But thankfully that is a thing of the past. As if you needed one more reason to come to Brooklyn (I mean, come on people!), Brooklyn Bridge Park is now a great space for the community.

At the north end of the park is Jane’s Carousel. Jane Walentas and her team painstakingly restored the horses and chairs by hand over 20 years. I love everything about this place. If I need a pick-me-up, this is where I come. Hurricane Sandy nearly spelled the end in 2012, but luckily the water receded just in time.

Jane's Carousel

The park runs under the Manhattan and Brooklyn Bridges along the piers lining the East River.  This is definitely an urban, mixed-use park. It’s not a space of quiet contemplation like the Conservatory Gardens.

Large pavilions provide space for organized sports. For the record, I do none of these sports, but I like the idea of someone else doing them.

Brooklyn Bridge Park

Look at these intrepid young people playing beach volleyball! Good for you, young people!

Brooklyn Bridge Park

Now this is more my speed: Ample Hills Ice Cream stand. I doubt that Walt Whitman had this in mind when he wrote, “I too lived—Brooklyn of ample hills was mine,” but let’s not quibble. I had a scoop of “Baby, I was churned this way,” and it was delicious.

 

Brooklyn Bridge Park

I thought this was a clever concept and design. It’s a curved wading pool in a protected alcove. Though it does beg what should have been the obvious question: who wants to wade into the East River? I wouldn’t go in even wearing a hazmat suit.

Brooklyn Bridge Park

During the warmer months, there are concerts and events at this new bandshell. What a lovely view. See the orange Staten Island Ferry docking in Manhattan and the Statue of Liberty to the left of the frame.

Brooklyn Bridge Park

 

The park is about 75 percent complete so construction is ongoing. The same is true of these luxury apartments being built just behind the park. A two-bedroom unit costs only $3.7 million. Who’s in?

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What a bargain! And this view is free. Sweet.

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There are quite a few art installations throughout the park. This one gets right to the point.

Brooklyn Bridge Park

I spent hours walking the park and this just scratched the surface. There are even nature walks through the park. Check out Heather Wolf’s photo blog to see the wide variety of birds that live here.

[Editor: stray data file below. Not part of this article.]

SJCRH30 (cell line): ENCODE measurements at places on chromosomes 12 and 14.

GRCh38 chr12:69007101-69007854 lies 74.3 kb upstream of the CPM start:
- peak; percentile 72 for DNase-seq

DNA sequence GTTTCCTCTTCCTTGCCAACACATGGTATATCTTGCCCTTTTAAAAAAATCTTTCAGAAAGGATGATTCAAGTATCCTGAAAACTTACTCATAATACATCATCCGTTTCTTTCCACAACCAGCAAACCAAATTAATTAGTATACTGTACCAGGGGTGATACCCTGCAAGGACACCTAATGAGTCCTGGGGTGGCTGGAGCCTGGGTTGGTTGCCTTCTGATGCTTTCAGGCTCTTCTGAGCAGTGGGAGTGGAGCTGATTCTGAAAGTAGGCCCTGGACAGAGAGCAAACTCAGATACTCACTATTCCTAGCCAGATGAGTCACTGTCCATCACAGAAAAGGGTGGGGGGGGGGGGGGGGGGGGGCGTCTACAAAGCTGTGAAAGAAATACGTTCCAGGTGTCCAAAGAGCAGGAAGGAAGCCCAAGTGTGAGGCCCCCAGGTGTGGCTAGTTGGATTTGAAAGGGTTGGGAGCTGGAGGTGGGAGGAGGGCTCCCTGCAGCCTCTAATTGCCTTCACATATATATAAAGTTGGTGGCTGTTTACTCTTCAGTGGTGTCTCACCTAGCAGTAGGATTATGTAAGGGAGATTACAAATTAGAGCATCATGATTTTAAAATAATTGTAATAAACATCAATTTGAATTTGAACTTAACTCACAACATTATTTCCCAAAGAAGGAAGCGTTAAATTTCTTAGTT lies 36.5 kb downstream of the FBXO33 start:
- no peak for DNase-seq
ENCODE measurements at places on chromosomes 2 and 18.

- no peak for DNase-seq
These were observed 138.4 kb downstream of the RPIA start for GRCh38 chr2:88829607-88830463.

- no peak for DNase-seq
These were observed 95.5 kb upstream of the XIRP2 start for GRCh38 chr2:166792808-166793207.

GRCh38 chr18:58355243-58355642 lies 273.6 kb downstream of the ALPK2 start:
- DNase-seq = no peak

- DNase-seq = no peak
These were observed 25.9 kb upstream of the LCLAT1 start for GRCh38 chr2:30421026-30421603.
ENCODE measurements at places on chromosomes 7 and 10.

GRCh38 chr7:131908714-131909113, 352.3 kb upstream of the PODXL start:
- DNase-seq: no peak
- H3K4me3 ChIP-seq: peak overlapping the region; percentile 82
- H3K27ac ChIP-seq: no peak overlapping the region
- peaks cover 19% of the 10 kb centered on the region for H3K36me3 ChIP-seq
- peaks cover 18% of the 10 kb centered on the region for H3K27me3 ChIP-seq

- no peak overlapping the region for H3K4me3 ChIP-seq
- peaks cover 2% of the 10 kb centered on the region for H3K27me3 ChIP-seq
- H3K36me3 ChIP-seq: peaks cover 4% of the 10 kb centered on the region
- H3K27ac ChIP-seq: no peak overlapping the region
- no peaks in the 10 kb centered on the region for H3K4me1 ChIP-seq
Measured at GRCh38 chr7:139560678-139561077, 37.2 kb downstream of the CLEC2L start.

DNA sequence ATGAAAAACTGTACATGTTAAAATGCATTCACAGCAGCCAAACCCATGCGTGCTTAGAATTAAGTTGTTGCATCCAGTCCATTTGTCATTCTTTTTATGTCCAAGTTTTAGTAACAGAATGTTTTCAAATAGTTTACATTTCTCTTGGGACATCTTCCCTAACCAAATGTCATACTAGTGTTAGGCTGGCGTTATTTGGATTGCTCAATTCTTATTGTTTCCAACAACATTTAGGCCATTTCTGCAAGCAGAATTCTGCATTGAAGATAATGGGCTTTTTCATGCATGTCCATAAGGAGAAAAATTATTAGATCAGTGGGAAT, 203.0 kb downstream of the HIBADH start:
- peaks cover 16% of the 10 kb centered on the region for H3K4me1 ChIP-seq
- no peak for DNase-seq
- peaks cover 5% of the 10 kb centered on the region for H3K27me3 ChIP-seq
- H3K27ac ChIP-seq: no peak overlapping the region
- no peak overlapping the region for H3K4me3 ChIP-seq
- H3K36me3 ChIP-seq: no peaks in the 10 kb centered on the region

Have a great weekend, everyone! 

Great New Books

I think the vast majority of books I’ve read in the past few years have come to my attention through personal recommendations. I rely on their honest opinions to help me select my next read. There are too many great new books to waste time reading bad books.

One site that I have been following since its inception five years ago is Great New Books. This site is a collective of 10 bloggers who take turns recommending a new book every Wednesday. They only review books they love, and, in turn, I have been introduced to many authors and books that otherwise would have escaped my notice. They have lengthened my TBR list considerably.

Today I have the distinct pleasure of offering my recommendation over at Great New Books. This summer novel will whisk you away to an island paradise with a family whose vacation turns out to be something short of bliss. Please join me there for my recommendation and a full archive of other Great New Books!

Authorial Intrusion: Self-Doubt

Authorial intrusion usually refers to those instances when an author calls attention to the writing in such a way that the reader is pulled out of the flow of the story. Say, an historical fiction writer who wants to avail readers of every last bit of research she’s done on the Crimean War even if it’s not relevant to the story. Or an essayist who reminds readers that cell phones were not a thing when she was growing up.